Like many other disease processes associated with inflammation, heart problems can be prevented. A simple plan that addresses inflammation is often the answer. Gradual increases in blood pressure readings may be the first warning signs that inflammation is occurring.
The most common cause of high blood pressure is damage to artery walls and repair with plaque buildup. The damage is caused by free radicals and an inflammatory reaction. Free radicals are generated by toxic products in the environment (like pollutants) or in foods (like pesticides). Free radicals strip electrons from cells in the body in a process called oxidation. The cells are then damaged and become nonfunctional. In the artery wall, this damage is like a burn that the body repairs with plaque. This repair process narrows the artery, blood pressure rises, and the artery is in danger of not delivering blood supply to sensitive organs like the heart muscle or the brain. The result can be heart attacks or strokes.
Although cholesterol is the main component of plaque in the artery, an elevated cholesterol level in the blood is not the cause of the plaques. “High” cholesterol is not the cause of heart attacks, and lowering cholesterol levels does not prevent heart attacks. In fact eating the right saturated fats is important in maintaining health. This may involve including eggs, butter, and coconut oil in the diet along with meats free of hormones and pesticides.
Avoid chemicals that cause free radical formation. Use natural cleaning products in your home that are free of petrochemicals. Avoid pesticides in foods as much as possible. Unfortunately, everyone is exposed to petrochemicals in the form of gasoline and oil products and pesticides used outdoors.
Exercise regularly, get adequate sleep, and get out into nature. All of these prevent inflammation.
A prevention program will also include antioxidant supplements that scavenge free radicals. Glutathione is the body’s own potent antioxidant. As we age we produce less glutathione, but the amino acid cysteine is a building block of glutathione. Take n-acetyl-cysteine (NAC), at least 500 mg a few days a week. Other great antioxidants include resveratrol, acetyl l carnitine, astaxanthin, and CoQ10, which is specifically beneficial for the heart and arteries. Be cautious about taking too many antioxidants. The body needs to develop a certain amount of inflammation in order to ward off invaders. You may want to alternate the antioxidants you take on a weekly basis.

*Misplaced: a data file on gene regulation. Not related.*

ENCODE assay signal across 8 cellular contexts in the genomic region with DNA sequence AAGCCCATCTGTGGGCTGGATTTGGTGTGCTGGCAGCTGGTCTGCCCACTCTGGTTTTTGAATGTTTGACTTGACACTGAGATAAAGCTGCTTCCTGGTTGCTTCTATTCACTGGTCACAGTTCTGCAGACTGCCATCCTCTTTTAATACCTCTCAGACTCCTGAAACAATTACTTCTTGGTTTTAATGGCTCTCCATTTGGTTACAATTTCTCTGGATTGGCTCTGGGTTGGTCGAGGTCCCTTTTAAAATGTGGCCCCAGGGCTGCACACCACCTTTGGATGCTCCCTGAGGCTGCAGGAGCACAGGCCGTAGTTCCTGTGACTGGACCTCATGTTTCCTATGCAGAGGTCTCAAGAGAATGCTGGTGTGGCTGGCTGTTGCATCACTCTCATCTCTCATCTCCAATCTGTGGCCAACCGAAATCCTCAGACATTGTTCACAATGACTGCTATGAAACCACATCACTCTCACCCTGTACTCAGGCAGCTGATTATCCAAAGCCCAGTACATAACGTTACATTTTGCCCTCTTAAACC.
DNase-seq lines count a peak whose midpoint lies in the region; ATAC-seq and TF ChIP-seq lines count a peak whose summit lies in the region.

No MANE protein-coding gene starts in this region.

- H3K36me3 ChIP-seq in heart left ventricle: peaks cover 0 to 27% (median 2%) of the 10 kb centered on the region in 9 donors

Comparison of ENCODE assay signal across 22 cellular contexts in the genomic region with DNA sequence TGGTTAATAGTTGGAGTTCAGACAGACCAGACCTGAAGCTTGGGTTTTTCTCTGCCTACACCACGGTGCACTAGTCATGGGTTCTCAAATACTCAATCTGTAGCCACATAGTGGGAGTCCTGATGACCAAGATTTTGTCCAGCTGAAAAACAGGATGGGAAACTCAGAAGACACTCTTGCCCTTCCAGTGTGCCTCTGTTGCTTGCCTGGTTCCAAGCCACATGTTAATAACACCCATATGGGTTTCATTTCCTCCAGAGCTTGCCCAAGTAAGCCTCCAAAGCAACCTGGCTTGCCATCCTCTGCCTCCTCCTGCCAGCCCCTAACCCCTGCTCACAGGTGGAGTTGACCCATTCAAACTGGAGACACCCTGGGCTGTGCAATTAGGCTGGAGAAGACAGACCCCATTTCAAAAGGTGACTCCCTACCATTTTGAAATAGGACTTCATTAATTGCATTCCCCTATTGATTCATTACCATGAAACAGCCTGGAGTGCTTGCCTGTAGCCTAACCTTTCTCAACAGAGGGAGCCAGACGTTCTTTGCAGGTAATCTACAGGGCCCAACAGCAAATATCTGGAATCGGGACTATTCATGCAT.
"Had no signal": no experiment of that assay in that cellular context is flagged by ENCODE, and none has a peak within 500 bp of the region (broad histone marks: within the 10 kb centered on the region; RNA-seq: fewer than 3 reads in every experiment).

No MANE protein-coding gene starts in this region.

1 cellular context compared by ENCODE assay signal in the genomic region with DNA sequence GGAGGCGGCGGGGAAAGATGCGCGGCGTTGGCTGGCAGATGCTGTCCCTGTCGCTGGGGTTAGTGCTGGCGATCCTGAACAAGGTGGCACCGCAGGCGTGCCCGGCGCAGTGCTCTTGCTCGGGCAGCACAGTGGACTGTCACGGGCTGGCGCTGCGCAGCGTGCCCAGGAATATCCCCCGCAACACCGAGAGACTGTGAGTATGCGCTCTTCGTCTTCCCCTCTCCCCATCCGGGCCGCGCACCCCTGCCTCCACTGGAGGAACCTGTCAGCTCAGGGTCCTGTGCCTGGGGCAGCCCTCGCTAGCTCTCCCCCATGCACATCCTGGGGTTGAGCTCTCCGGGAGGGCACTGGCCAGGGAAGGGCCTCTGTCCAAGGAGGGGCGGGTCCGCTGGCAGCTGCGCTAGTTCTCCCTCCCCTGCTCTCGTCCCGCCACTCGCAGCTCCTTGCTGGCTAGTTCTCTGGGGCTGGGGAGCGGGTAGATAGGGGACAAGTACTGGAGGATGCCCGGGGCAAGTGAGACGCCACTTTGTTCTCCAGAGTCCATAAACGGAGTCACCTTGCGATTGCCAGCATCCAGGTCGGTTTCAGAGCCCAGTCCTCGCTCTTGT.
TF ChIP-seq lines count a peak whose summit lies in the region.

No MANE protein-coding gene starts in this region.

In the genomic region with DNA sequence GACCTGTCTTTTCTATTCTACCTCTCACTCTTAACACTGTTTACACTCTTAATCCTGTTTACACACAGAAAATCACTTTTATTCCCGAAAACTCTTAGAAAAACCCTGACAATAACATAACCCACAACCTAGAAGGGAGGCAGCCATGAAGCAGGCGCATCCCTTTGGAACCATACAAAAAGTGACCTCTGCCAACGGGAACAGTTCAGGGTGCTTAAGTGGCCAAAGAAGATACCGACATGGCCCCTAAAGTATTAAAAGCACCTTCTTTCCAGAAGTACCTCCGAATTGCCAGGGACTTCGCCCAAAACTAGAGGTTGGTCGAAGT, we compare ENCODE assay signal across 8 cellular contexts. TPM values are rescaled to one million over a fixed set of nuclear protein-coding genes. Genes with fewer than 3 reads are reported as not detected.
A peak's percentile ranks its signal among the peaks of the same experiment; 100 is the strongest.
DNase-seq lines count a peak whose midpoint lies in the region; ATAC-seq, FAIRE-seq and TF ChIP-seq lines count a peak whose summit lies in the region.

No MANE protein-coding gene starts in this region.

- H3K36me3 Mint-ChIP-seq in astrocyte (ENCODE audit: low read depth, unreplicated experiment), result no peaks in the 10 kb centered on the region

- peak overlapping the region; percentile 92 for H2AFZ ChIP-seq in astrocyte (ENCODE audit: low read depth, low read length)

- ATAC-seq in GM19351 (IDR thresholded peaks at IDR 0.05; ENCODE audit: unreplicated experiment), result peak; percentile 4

Take fish oil, which contains EPA, a profound anti-inflammatory fatty acid. A daily dose of 1,000-2,000 mg of EPA is best. And finally turmeric (curcumin) is a great anti-inflammatory and antioxidant, either in cooking or as a supplement. The most readily absorbed curcumin supplements are by Curcum-evail by Designs for Health and Theracurmin.
Holistic treatment of high blood pressure and other forms of cardiovascular disease includes lifestyle changes and natural supplements. Most of the preventive measures discussed above are also appropriate in a treatment plan. In addition, Chinese herbal medicine provides specific formulas for the treatment of high blood pressure. A combination of one of these specific formulas along with constitutional treatment using herbs and/or homeopathy rounds out a treatment program. If other illness patterns are present such as metabolic syndrome with elevated blood sugar levels and weight problems, then specific treatment that includes those issues will be necessary.
Exercise to maintain adequate circulation and oxygen transport. Practice some form of meditation, yoga, or conscious relaxation to counteract the stress reactions of the sympathetic nervous system. And maintain a whole foods diet with plenty of fruits and vegetables, free of refined sugar, processed foods, and toxic chemicals. Other health-promoting practices include frequent exposure to nature, humor and laughter, and the cultivation of loving kindness in relationships.
A holistic plan that is individualized for the specific set of symptoms and dynamics in your body will help to maintain a high level of health and prevent the cascade of diseases that characterize aging.
by Dr. Randy